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i suppose I could always copy paste them into Word or something


"It wasn't lies. It was just... bull****"."

             -Elwood Blues

 

tarna's dead; processing... complete. Disappointed by Universe. RIP Hades/Sand/etc. Here's hoping your next alt has a harp.

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And fiction is based in reality. Fictions that postulates familiarity and draws paralel with reality and draws expectations.

If world X has humans, then you expect them to look like humans, think like humansand act like humans.

If it has gravity, then you expect it to work like gravity.

And so on and on.

 

Realism requires no suspension of disbelief. Thus believable.

Right "believable" but not real. Its all fantasy with degrees of believability; as X approaches infinity, fiction gets closer to reality but it never becomes real (or it all becomes real if you're a believer in the thoughts = existence frame of reference).

 

 

 

Reductio Ad Absurdum (or Extremis)

Implementation of persual of any idea to it's ultimate extreeme will never sound good. It's not black or white. It's degrees.

 

Reality doesn't have a plot - but things happen. Stories about what someone did have a begning, middle and end.

You claim that reality should be applies 100% to everythingis redicolous. It's not possible to make a game like that (because it would cease to be a game to begin with). It's impossible to make a movie like that. It would have to run forever and chorincle every second of a persons life.

 

What you say is utterly redicolous

Sure things happen, but fictional structures aren't real. There's degrees of believability and the best writers writing something set in the "right now" need to do research so that their fictional constructs hold up under the weight of expectations in how the world is "right now".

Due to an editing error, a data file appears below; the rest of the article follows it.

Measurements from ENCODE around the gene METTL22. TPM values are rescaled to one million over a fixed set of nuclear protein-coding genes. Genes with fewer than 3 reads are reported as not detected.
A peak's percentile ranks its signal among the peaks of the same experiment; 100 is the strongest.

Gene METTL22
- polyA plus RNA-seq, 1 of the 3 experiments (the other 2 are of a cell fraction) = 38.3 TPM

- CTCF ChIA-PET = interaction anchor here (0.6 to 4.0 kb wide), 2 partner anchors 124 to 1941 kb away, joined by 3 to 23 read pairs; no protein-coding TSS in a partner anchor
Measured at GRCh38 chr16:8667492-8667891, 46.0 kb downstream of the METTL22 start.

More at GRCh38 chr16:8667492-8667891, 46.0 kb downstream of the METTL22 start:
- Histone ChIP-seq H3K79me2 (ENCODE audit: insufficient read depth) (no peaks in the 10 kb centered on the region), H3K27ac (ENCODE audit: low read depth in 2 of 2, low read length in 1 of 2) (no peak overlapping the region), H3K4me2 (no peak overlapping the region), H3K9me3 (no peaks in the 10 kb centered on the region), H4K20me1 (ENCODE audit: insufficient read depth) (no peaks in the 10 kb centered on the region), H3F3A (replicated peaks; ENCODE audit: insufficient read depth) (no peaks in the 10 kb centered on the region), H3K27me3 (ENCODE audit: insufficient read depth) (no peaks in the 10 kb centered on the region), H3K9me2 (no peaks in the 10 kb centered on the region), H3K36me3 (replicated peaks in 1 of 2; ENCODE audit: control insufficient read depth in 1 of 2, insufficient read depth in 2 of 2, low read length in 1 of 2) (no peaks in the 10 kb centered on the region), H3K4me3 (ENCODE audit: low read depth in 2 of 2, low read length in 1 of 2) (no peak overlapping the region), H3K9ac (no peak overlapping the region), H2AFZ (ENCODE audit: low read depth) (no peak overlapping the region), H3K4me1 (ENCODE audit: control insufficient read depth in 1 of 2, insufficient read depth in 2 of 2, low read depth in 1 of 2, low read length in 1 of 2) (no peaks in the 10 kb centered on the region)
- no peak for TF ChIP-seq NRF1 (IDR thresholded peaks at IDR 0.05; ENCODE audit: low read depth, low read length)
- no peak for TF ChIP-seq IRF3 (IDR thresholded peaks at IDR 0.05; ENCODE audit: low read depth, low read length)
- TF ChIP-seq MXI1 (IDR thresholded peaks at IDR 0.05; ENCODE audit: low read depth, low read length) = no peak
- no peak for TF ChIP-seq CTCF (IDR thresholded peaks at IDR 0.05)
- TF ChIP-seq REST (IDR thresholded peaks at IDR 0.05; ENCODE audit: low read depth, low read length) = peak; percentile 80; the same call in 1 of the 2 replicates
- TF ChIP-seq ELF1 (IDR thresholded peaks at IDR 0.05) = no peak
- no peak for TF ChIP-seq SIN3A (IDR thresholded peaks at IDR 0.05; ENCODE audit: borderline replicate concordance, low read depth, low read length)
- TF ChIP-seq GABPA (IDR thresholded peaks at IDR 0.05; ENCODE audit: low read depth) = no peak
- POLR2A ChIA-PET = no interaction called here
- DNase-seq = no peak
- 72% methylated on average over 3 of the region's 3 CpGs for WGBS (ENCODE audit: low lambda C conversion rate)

But its still not "real" its a simulation of reality within a fictional construct.

 

Then we do disagree.

One is internally consistent magic, the other is utterly incosistent un-science. Trying to equate magicand science is a fallacy.

Unless you see both as magic. Which they are, because they're both fictional and thus fantasy.

 

Even the best science fiction is ultimately a "what might be" fantasy that is grounded in our current understandings of science and technology.

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Reductio Ad Absurdum (or Extremis)

Implementation of persual of any idea to it's ultimate extreeme will never sound good. It's not black or white. It's degrees.

 

Reality doesn't have a plot - but things happen. Stories about what someone did have a begning, middle and end.

You claim that reality should be applies 100% to everythingis redicolous. It's not possible to make a game like that (because it would cease to be a game to begin with). It's impossible to make a movie like that. It would have to run forever and chorincle every second of a persons life.